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Adjusting Drum Brakes

Almost all new vehicles are fitted with disc brakes, but off-roaders are a quirky breed. How many of us are still driving around in old but faithful wagons that we wouldn’t part with because we know them inside-out and value their bombproof reliability? Quite a few. If you’re one of them, and your vehicle is old enough, it’s a good guess that one of the less reliable bits is the brake system.

Many of the more popular older 4wd models don’t have disc brakes; they have drum brakes.  A lot of newer 4x4's have drum brakes as a hand-brake mechanism too!  There’s nothing at all wrong with drum brakes – they’ll stop you very effectively – but they do need to be kept in good shape.

In a drum brake the disc of a modern system is replaced by the drum, an open-ended cylinder that’s fixed to the wheel and axle. The brake shoes are inside the drum; when you press the brake pedal fluid from the master cylinder flows down the brake lines to the wheel cylinders and pushes the brake shoes out until they contact the drum. As soon as the shoes touch, the drum’s rotation pulls them tighter against it. That creates friction, slowing the drums – and the wheels. It’s simple and very effective.

Where you start to get problems is when the brakes aren’t properly adjusted. When this happens the brake shoes on one side touch the drums before the other side, and you’ll find yourself pulling left or right when you brake. Luckily it’s easy to adjust the brakes and sort this out.

The first step is to disengage the handbrake (this locks the drums) and remove the brake drums. This can be tricky; they’re made of cast iron, and if you’ve driven through a few rivers they might be frozen (Ok, rusted) in place. Try tapping the face of the drum with a hammer to loosen it.

Once you have the drums off, check the brake shoes. If their lining is less than 1mm thick they’ll need replaced. Now look at the wheel cylinders. These have rubber dust boots on them; pull these out and look inside for any signs of brake fluid. If you can see any, the cylinder has bad seals and will need replaced – and so will the one on the other side; always replace wheel cylinders in pairs. Check all the springs, clips and retainers inside the brake too, and replace anything that looks loose, damaged or cracked. Finally, look for wear on the inside of the drum itself.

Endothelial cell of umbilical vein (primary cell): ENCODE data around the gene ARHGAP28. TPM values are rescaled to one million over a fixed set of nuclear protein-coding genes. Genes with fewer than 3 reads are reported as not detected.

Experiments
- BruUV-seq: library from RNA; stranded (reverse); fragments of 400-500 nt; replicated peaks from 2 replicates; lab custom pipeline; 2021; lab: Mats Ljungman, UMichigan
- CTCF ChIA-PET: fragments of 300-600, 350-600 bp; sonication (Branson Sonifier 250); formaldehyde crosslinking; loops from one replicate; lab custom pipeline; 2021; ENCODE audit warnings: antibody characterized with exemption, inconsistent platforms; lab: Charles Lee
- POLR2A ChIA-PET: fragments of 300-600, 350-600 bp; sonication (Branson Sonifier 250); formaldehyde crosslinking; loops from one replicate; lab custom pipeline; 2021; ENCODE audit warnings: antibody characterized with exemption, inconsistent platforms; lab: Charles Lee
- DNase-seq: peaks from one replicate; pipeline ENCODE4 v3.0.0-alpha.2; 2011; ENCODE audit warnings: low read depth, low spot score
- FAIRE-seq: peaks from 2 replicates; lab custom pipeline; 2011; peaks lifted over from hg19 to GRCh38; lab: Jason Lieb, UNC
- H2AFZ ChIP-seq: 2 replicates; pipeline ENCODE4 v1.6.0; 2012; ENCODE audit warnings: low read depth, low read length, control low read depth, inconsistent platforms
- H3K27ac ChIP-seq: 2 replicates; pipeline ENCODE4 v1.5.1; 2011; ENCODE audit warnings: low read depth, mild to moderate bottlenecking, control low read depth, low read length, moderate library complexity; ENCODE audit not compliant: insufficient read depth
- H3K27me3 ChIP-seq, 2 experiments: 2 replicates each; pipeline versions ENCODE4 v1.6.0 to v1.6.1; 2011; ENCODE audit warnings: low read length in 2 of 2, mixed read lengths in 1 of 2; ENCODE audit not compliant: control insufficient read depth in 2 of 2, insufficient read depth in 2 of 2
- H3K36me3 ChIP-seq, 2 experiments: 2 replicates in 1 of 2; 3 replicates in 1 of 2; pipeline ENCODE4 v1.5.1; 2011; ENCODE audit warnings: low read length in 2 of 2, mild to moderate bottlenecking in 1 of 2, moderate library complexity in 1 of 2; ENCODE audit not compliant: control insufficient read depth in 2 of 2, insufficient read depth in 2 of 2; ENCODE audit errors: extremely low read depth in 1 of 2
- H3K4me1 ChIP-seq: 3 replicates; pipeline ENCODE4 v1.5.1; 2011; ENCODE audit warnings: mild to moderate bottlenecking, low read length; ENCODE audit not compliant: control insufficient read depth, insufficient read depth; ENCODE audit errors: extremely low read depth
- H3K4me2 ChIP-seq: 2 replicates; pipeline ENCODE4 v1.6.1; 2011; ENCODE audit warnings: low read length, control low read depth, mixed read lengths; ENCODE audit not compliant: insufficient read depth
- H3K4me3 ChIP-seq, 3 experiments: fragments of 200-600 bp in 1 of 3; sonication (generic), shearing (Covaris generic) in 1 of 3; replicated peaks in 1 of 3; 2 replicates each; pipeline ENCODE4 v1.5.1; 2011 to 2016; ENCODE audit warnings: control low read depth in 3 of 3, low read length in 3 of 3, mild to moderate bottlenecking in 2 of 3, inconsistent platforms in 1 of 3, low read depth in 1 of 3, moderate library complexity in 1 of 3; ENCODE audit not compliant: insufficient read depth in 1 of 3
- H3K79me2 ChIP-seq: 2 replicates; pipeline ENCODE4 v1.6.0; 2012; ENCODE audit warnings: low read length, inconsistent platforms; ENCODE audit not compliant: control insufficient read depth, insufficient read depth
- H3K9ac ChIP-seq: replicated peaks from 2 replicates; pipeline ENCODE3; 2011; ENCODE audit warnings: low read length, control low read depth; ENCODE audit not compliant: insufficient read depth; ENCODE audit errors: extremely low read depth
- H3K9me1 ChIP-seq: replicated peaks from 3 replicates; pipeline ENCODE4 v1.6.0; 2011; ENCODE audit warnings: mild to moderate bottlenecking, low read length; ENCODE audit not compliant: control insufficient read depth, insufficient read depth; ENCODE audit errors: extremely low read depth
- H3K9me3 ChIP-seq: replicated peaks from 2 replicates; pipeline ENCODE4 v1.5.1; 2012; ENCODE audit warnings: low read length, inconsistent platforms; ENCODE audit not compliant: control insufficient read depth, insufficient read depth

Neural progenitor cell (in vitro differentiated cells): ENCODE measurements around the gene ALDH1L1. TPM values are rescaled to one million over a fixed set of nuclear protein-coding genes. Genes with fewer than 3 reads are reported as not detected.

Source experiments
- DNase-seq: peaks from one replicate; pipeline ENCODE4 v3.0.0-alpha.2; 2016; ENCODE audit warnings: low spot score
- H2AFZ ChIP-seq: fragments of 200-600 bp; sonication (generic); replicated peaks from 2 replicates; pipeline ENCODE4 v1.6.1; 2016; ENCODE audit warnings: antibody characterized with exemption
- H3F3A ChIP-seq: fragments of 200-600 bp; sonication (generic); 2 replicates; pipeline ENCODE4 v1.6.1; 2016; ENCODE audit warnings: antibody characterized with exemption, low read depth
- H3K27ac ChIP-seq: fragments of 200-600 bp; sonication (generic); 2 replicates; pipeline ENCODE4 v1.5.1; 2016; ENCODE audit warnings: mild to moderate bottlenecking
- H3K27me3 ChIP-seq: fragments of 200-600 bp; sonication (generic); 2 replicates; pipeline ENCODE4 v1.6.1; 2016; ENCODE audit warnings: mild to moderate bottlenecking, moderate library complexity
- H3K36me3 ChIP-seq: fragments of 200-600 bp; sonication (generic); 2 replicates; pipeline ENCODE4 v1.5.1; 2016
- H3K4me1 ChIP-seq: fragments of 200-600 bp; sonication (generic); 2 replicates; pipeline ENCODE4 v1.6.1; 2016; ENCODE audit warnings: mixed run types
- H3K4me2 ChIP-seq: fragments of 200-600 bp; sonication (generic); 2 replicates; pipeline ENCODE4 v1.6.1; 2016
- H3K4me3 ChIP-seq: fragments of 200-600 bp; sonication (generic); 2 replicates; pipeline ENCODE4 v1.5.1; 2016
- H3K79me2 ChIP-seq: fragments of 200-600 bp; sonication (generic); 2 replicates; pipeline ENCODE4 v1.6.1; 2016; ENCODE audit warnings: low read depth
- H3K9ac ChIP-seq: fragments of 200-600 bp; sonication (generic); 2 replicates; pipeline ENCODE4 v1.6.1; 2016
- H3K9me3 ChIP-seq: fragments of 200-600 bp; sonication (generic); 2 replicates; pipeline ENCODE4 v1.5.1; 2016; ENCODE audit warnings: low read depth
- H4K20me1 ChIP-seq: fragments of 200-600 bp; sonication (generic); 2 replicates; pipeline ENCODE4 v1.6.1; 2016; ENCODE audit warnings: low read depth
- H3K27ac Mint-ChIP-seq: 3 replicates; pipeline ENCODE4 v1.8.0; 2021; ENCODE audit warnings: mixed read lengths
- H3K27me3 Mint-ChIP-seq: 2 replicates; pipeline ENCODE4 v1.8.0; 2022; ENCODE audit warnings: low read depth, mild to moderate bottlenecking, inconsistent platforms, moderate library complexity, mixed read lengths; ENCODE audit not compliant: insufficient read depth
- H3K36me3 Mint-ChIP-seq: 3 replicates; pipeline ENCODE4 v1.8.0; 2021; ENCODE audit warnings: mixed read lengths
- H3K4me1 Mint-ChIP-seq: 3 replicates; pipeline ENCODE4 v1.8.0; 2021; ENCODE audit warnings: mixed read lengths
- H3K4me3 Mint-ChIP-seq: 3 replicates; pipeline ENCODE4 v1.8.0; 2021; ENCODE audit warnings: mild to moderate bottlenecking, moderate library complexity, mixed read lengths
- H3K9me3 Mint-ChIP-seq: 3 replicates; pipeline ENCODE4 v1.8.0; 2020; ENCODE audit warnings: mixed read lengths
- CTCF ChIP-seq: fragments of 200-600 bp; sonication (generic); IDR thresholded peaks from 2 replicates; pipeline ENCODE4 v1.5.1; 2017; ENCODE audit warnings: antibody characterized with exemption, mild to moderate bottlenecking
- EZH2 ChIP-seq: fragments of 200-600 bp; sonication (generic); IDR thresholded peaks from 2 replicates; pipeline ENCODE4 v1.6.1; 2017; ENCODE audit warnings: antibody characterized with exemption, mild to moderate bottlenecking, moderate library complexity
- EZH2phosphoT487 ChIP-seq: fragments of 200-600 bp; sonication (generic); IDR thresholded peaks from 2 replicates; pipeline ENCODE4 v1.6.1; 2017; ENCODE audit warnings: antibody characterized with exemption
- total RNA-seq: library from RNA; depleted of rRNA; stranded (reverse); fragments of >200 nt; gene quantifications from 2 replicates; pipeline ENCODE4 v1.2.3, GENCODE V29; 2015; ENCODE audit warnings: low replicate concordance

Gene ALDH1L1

Now that you’ve made sure everything is in good shape it’s time to adjust the brakes. The brake adjuster is a lever on a screw thread that sets the distance between the shoes and the drum. In some brakes there’s a slot in the back plate that lets you adjust it with the drum in place; in others you have to adjust them with the wheels and drums off, which takes a bit more time.

Slowly turn the adjuster screw until the brake shoes grips the drum and stops it turning. This is a pain if you can’t adjust through the back plate, as you’ll have to keep putting the drum back on to see if it’s touching the shoe. Bad news – this can’t be helped. Once the shoes are locking the drum, slowly back the adjuster off just far enough that the drum can turn freely again. To do this you’ll need to find and lift the locking ratchet that stops the adjuster from unscrewing itself; usually a small screwdriver pushed through the backing plate will do this.

Try to back off the adjuster the same amount on each wheel, and you should end up with the same brake travel on all four of them. Once you’ve managed that your drum brakes should be in top shape again, ready to bring you to a halt effectively and in a straight line.